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A bone fragment found on the deserted island of Nikumaroro could belong to Amelia Earhart.
Researchers say a tiny bone fragment found on the uninhabited Kiribati island of Nikumaroro is likely to belong to either a turtle or legendary pilot Amelia Earhart, according to Discovery News.
Earhart made history - and mystery - when she attempted to set a world record and fly around the world along the Earth’s equator in 1937. It is generally believed that Earhart and Fred Noonan, her navigator, likely crashed into the Pacific Ocean on July 2, 1937 when their twin-engined Lockheed “Electra” ran out of fuel.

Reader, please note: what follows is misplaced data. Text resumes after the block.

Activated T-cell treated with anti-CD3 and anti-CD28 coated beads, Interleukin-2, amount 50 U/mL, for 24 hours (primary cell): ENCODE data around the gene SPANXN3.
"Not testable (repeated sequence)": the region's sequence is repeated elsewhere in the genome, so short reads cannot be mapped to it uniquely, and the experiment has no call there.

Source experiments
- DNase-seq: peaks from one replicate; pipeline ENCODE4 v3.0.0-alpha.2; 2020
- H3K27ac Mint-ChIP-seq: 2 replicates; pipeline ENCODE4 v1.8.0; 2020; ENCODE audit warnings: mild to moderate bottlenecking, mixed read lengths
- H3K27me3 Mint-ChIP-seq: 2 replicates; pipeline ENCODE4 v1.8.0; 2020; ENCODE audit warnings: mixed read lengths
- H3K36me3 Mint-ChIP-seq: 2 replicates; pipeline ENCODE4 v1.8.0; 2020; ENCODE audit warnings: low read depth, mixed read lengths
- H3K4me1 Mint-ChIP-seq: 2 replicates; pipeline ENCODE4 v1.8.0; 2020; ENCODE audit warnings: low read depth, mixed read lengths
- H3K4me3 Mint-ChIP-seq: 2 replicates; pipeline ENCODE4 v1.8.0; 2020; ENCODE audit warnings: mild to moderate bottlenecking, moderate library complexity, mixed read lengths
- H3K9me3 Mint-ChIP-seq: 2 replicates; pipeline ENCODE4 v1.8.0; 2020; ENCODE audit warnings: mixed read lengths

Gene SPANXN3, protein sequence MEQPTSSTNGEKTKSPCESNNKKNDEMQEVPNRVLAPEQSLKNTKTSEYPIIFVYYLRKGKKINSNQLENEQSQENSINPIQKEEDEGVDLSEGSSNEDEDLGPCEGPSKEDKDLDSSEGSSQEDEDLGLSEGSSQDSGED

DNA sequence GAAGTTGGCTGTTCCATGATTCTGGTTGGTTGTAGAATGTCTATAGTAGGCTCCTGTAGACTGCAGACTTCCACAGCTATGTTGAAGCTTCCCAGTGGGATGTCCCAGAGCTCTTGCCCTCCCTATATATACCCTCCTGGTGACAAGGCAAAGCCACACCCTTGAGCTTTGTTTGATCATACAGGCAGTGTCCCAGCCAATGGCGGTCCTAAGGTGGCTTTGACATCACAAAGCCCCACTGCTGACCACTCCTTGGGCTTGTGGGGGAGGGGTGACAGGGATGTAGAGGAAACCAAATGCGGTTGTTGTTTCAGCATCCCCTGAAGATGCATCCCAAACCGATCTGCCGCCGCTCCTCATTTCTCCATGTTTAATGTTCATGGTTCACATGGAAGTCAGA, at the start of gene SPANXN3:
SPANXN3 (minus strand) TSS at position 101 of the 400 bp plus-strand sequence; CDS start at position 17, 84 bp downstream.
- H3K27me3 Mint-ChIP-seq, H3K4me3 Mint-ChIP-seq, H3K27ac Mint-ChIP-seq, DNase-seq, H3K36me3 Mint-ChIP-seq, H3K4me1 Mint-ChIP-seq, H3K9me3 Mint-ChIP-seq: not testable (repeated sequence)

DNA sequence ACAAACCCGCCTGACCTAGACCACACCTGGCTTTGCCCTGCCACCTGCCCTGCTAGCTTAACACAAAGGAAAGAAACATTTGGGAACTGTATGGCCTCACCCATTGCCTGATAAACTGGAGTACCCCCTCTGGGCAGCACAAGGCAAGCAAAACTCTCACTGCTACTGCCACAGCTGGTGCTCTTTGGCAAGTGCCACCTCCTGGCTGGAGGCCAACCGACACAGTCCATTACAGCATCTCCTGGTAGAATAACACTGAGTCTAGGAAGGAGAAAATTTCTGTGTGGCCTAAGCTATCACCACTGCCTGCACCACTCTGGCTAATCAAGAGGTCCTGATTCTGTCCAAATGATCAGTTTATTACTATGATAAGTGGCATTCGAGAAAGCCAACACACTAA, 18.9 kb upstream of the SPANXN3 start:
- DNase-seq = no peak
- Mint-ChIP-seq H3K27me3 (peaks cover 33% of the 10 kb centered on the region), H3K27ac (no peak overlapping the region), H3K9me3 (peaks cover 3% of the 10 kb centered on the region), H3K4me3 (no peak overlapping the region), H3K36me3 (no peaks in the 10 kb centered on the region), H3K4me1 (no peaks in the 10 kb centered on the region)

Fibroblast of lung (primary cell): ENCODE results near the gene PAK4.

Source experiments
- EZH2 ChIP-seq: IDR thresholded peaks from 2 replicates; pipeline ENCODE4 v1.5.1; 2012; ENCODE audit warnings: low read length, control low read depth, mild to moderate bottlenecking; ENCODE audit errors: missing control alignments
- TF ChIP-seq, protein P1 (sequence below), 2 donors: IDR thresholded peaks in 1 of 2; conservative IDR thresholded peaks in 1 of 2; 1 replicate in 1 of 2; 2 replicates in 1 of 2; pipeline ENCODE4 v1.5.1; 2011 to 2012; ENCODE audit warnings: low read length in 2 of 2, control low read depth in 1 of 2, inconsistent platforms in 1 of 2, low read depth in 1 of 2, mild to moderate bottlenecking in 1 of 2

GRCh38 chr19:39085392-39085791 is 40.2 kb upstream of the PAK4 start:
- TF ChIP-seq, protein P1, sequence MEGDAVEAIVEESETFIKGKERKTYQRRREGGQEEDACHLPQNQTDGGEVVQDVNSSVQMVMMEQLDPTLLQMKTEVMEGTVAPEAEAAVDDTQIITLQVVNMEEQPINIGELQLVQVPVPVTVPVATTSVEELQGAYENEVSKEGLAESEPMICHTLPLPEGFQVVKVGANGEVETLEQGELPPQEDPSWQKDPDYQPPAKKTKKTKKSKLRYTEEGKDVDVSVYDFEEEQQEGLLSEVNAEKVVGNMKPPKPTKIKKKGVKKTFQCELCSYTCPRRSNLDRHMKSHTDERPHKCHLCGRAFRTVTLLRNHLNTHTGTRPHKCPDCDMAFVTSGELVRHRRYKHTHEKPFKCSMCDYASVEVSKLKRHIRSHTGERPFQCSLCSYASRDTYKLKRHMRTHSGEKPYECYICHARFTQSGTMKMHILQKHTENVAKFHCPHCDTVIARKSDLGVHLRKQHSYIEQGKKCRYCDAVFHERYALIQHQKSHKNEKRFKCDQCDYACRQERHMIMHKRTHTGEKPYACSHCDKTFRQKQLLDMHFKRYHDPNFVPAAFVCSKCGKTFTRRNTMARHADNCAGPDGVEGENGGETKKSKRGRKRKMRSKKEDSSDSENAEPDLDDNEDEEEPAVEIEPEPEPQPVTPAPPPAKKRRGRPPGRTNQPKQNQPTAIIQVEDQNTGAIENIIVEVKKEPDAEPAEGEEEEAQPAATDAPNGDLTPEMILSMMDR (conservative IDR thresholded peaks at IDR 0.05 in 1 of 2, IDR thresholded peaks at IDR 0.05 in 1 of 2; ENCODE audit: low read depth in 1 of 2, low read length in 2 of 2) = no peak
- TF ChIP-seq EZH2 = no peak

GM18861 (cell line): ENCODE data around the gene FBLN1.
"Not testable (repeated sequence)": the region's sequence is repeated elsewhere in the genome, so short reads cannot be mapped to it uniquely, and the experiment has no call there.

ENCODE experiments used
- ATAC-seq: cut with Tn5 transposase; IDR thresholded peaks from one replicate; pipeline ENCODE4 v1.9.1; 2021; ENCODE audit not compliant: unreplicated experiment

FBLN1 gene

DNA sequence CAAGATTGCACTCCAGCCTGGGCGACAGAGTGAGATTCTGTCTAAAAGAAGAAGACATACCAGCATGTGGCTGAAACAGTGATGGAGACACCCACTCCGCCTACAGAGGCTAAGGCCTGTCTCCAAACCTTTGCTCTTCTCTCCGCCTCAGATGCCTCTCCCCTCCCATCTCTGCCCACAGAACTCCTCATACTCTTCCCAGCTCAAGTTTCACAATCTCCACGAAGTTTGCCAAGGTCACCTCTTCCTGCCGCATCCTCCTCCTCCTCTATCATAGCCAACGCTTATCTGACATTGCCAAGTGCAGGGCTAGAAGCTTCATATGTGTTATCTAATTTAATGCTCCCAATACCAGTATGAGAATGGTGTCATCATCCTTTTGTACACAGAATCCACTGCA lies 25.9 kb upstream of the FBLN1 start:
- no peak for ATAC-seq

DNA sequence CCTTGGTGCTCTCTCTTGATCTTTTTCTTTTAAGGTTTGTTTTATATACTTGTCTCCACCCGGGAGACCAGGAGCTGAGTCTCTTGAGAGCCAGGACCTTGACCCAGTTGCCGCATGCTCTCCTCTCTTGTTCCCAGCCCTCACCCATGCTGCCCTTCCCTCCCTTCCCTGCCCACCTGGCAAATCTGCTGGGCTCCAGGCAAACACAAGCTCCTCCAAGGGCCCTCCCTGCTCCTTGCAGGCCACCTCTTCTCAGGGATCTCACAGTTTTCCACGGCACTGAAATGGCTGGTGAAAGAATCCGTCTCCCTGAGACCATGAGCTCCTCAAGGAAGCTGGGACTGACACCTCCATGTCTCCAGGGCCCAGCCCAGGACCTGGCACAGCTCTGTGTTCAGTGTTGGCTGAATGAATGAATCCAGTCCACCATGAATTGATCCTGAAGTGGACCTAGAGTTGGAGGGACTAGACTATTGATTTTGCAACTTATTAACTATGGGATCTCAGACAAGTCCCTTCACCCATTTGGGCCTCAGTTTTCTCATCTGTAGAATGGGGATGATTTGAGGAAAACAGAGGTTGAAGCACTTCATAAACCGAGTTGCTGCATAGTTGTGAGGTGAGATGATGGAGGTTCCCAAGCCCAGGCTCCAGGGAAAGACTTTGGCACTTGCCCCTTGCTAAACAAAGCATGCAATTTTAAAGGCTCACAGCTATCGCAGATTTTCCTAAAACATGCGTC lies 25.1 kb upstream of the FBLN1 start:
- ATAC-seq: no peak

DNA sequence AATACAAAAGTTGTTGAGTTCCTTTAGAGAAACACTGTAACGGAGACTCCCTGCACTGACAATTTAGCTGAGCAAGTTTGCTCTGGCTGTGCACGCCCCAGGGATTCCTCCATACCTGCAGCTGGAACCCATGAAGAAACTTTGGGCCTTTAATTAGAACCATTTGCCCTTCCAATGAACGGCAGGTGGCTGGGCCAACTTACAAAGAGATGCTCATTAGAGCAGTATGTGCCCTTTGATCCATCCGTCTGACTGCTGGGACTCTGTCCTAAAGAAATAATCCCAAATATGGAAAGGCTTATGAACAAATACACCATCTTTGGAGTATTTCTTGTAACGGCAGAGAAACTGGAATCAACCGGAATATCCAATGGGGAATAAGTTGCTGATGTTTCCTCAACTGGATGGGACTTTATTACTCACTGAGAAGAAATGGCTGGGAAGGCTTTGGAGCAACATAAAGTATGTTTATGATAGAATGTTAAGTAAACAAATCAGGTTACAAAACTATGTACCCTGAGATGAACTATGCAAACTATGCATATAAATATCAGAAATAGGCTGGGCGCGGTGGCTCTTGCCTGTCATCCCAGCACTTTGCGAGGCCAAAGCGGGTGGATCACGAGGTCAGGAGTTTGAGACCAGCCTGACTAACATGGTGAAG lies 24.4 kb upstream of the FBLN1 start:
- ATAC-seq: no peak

The International Group for Historic Aircraft Recovery (TIGHAR) has been investigating Earhart’s case for 22 years, launching 10 expeditions that have pointed them to Nikumaroro as Earhart’s final resting place.
TIGHAR claims to have found multiple artifacts and evidence suggesting a castaway presence on Nikumaroro, which they say suggest the aviator managed to land safely but eventually succumbed, never having been found or rescued from the remote island.
Among these artifacts are multiple fire campsites, pieces of a pocket knife, pieces of rouge, a broken mirror from a woman’s compact, as well as pre-war American water bottles.